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Congestion charging 10-year hypothecation limit extended

LOCAL AUTHORITIES look set to be given an extra two years to spend ring-fenced congestion charge revenues on transport projects, it emerged this week.

And the 10-year hypothecation limit set out in the Transport Bill last week could even be raised to as much as 25 to 30 years for certain long term projects, NCE has learned.

Councils had feared that the 10-year limit set by Government on congestion charge revenue ring-fencing would not be long enough to secure massive private sector investment in public transport (NCE last week).

But a DETR source this week confirmed that a more 'flexible' approach would now be taken.

The source said: 'What we will do is work closely with local authorities and take a decision in the light of what they really want. We have guaranteed hypothecation for 10 years. If it made sense it could be hypothecated for a longer period but we want to talk about the real examples.'

Extensions to ring-fencing would most likely be limited to two years but partial ring-fencing over a 25 to 30 year period, to safeguard payments to private concessionaires, would be considered. Such an extension would be particularly useful if congestion charging revenue was linked to the funding of one flagship public transport scheme, such as a tramway, said the DETR source.

However, following this week's Government-led road summit which approved consideration of new road construction, it is equally likely that such an extension could be applied to safeguard payments for private road schemes.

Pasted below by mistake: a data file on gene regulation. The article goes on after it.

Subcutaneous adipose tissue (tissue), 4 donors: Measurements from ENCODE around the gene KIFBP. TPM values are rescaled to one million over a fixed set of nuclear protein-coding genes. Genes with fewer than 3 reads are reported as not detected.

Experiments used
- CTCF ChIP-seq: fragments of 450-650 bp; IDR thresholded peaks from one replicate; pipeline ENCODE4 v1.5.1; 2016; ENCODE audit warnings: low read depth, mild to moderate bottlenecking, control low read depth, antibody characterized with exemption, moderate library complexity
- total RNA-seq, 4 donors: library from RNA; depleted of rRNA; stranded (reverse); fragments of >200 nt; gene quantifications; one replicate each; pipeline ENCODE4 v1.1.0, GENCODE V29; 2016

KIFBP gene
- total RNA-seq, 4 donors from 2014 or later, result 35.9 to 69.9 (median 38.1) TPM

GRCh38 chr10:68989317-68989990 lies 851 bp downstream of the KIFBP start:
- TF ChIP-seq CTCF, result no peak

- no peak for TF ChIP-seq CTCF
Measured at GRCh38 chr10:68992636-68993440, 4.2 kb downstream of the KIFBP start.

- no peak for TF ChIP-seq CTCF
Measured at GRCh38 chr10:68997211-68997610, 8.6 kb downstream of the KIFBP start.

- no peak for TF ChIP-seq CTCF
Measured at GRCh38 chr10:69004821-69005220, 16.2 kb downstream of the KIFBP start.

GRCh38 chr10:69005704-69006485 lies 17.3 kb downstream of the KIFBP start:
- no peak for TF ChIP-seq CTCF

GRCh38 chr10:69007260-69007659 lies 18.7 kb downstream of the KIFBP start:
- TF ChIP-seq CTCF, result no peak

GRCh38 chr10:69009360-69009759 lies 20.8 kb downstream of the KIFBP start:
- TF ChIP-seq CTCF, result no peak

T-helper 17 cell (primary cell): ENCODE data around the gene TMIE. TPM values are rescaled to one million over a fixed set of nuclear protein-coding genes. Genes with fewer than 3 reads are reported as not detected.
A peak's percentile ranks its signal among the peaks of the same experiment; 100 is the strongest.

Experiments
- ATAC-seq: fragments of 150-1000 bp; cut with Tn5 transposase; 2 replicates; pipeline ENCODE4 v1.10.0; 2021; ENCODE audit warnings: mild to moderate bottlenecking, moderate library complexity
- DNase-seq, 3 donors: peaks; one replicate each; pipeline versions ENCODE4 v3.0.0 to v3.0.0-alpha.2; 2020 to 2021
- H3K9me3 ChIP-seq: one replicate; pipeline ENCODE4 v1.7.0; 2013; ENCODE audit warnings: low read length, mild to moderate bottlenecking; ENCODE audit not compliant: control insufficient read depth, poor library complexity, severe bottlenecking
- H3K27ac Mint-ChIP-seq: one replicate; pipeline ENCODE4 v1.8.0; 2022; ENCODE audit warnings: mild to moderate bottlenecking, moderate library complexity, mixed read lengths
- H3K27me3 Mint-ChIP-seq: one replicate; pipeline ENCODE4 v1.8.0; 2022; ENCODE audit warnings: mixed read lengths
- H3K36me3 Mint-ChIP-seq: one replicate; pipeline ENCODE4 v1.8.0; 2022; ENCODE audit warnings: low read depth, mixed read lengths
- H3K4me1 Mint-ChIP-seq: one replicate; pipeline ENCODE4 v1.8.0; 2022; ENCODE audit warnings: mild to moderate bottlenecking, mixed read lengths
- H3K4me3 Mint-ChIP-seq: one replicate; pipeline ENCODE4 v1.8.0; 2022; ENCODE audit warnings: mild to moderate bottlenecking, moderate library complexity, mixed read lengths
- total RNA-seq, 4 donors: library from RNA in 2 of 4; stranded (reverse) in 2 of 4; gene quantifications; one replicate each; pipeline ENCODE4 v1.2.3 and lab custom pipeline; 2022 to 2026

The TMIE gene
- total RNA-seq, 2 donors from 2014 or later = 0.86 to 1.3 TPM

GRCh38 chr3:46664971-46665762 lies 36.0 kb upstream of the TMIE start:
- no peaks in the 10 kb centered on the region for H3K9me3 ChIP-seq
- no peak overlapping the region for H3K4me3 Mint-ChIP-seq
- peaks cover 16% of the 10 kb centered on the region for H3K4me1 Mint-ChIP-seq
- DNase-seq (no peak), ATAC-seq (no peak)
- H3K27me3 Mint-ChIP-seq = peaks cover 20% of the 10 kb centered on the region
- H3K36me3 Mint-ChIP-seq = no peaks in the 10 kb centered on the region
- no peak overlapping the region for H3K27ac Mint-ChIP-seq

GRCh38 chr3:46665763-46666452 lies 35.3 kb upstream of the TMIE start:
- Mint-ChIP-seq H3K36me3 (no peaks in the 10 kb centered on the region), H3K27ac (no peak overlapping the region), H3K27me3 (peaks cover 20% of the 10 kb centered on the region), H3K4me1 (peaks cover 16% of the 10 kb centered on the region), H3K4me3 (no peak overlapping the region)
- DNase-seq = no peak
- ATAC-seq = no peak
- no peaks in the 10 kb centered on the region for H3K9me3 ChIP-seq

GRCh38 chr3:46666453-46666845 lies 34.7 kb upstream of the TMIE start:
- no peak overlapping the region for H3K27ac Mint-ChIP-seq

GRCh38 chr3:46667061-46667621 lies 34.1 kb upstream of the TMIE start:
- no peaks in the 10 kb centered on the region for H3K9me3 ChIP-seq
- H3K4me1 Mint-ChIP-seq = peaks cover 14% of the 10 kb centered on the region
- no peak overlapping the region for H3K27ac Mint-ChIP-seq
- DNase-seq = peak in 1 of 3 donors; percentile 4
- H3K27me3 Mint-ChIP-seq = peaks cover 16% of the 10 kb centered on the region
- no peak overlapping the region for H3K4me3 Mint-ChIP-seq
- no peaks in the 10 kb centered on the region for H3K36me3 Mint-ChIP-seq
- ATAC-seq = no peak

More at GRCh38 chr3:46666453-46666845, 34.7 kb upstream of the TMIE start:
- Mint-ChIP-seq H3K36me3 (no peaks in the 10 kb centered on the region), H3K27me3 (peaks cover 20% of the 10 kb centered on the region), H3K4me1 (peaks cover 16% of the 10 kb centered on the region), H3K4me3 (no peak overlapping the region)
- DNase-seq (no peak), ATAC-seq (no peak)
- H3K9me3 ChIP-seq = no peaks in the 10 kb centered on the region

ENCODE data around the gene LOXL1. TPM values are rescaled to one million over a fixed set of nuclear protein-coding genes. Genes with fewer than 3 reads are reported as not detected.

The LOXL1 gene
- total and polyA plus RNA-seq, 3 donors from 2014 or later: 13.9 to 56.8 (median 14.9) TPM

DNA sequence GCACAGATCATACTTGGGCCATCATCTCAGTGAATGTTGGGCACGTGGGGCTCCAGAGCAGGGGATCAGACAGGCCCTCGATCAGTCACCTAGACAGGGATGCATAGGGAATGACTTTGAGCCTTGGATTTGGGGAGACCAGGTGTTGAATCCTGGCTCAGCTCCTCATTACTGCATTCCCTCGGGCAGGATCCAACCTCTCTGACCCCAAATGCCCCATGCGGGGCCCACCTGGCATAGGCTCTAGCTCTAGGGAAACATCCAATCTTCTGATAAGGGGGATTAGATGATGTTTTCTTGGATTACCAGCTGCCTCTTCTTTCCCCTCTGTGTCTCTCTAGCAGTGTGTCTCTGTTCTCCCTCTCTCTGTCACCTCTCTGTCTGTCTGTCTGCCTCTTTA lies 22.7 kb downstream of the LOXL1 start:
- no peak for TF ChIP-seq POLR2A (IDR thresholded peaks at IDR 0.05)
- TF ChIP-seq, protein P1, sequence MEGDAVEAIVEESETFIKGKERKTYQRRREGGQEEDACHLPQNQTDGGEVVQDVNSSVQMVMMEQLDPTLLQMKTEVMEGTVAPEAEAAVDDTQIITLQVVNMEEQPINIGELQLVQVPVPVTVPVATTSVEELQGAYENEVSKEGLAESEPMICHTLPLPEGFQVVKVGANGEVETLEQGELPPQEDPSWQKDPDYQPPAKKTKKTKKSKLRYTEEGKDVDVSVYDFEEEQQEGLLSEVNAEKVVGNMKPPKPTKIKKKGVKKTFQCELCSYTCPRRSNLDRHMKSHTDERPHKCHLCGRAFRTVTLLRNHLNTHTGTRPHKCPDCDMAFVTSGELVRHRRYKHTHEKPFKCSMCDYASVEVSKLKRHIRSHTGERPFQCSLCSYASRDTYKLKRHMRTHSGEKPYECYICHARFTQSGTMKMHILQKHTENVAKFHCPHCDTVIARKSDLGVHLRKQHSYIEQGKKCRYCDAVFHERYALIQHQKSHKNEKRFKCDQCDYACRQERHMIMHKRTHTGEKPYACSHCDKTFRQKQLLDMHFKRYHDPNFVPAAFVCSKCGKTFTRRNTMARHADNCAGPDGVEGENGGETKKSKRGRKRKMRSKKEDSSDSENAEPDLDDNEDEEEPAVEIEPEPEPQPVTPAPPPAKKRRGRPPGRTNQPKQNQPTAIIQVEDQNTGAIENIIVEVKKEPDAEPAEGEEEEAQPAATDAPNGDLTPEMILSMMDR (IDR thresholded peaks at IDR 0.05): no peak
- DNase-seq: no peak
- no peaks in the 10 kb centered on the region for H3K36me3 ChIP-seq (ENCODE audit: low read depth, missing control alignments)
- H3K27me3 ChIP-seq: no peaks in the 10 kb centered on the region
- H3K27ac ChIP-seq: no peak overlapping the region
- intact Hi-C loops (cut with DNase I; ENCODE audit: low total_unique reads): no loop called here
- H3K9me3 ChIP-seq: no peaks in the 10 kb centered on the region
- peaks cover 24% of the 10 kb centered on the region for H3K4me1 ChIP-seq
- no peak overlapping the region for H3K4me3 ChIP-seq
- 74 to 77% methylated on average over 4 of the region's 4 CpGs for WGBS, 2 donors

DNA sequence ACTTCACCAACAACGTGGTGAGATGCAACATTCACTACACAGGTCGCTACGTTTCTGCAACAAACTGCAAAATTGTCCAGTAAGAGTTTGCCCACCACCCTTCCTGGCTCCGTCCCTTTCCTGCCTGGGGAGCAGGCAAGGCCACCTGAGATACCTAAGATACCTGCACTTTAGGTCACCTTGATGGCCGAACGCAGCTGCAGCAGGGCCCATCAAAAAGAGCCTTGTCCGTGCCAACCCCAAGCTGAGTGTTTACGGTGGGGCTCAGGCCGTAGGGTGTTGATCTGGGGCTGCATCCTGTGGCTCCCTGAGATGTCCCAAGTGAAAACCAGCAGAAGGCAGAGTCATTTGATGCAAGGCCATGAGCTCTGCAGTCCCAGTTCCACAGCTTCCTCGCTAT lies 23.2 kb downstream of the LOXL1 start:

A DETR source said: 'One question we would raise is whether congestion charges really need to be 100% hypothecated. A 30-year income stream for a private concessionaire may be less than the total yield from the congestion charging scheme. We haven't really thought through how we would handle that sort of situation, but 10 years would not necessarily be the end of the story.'

Extensions will be considered soon by DETR in talks with all local authorities keen to introduce congestion charging. The talks will focus on how to create the best conditions for private sector investment in public transport improvements.

Local authorities keen to introduce the charges have already held talks over the last month with the Local Government Association appointed Public Private Partnership Programme (4Ps) to explore the private financing of public transport improvements.

4Ps transport executive David Locke said: 'The 10-year rule has been highlighted by a number of local authorities as an issue of concern. Long term contracts for delivery of transport services over a 25 to 30 year period doesn't necessarily tie in with 10 years' hypothecation. It's something that does require further consideration from DETR.'

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